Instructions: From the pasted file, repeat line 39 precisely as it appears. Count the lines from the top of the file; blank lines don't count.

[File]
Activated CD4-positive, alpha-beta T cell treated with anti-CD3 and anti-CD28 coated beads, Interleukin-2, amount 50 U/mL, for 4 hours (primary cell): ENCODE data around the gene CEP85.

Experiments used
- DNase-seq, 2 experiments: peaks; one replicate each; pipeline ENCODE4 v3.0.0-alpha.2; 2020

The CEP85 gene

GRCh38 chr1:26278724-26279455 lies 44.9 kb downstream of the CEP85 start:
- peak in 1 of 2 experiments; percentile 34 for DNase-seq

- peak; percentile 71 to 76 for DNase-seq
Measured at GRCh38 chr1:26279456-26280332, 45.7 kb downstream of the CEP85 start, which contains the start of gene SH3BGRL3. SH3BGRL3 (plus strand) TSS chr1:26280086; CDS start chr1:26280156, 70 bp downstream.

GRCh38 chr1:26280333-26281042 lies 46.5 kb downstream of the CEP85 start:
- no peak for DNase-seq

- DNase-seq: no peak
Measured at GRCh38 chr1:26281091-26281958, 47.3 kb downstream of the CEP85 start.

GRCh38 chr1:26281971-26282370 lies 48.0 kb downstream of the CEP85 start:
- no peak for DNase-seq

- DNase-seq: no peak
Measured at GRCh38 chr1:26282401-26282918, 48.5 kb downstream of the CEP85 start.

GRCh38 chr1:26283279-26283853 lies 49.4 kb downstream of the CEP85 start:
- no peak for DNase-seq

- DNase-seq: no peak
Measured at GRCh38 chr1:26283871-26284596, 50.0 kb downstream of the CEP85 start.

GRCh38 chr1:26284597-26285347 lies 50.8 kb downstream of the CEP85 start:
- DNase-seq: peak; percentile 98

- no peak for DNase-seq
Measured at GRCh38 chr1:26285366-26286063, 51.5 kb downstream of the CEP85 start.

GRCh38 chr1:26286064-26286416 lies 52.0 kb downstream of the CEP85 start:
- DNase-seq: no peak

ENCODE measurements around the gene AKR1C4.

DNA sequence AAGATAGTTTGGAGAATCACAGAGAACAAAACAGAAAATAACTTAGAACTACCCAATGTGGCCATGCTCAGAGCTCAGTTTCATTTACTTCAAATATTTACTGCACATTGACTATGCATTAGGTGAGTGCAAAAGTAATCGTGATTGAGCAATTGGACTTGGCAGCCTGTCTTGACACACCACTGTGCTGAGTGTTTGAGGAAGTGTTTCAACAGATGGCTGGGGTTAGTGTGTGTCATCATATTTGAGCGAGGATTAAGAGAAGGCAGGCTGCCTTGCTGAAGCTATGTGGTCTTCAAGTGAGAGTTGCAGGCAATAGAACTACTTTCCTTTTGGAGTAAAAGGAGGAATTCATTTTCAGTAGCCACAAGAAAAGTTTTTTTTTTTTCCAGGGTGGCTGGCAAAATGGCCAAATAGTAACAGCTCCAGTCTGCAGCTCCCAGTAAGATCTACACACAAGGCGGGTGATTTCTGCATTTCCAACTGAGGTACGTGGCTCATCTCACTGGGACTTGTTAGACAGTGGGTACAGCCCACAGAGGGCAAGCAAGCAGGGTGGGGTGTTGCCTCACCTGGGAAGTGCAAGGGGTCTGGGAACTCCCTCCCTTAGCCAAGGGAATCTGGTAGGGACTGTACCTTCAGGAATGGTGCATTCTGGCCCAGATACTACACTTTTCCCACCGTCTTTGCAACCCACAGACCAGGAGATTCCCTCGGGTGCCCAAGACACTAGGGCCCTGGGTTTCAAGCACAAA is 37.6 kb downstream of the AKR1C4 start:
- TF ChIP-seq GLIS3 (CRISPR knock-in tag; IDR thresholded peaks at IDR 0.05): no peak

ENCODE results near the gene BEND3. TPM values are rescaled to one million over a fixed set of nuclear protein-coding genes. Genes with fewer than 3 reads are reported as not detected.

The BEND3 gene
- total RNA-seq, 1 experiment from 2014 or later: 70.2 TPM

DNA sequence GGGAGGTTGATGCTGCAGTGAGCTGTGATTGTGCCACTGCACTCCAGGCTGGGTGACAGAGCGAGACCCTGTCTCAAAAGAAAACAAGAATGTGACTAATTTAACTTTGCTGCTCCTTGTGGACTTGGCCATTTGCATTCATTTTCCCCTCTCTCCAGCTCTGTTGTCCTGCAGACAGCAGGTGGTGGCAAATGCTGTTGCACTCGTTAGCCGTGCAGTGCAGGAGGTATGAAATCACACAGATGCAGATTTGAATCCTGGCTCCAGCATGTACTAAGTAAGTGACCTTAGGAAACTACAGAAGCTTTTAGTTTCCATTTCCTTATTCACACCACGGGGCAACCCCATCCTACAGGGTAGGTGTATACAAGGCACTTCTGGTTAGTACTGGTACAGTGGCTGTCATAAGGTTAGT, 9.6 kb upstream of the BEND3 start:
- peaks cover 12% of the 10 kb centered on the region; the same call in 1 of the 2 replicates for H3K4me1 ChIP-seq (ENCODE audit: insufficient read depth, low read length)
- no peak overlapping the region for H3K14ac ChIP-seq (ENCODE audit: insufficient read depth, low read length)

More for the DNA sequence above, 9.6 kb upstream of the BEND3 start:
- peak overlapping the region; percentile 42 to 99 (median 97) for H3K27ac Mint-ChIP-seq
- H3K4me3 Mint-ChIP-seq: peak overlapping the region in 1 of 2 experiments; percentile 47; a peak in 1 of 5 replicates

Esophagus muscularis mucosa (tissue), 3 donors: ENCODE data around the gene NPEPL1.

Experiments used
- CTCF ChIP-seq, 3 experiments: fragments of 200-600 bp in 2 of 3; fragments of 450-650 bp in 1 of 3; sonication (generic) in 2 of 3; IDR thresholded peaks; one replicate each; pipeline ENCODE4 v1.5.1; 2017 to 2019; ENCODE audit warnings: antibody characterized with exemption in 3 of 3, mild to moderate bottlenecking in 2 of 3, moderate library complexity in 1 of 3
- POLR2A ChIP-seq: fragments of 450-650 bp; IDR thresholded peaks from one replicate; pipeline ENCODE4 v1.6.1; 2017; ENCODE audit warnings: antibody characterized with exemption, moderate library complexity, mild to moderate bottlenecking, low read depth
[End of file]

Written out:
Esophagus muscularis mucosa (tissue), 3 donors: ENCODE data around the gene NPEPL1.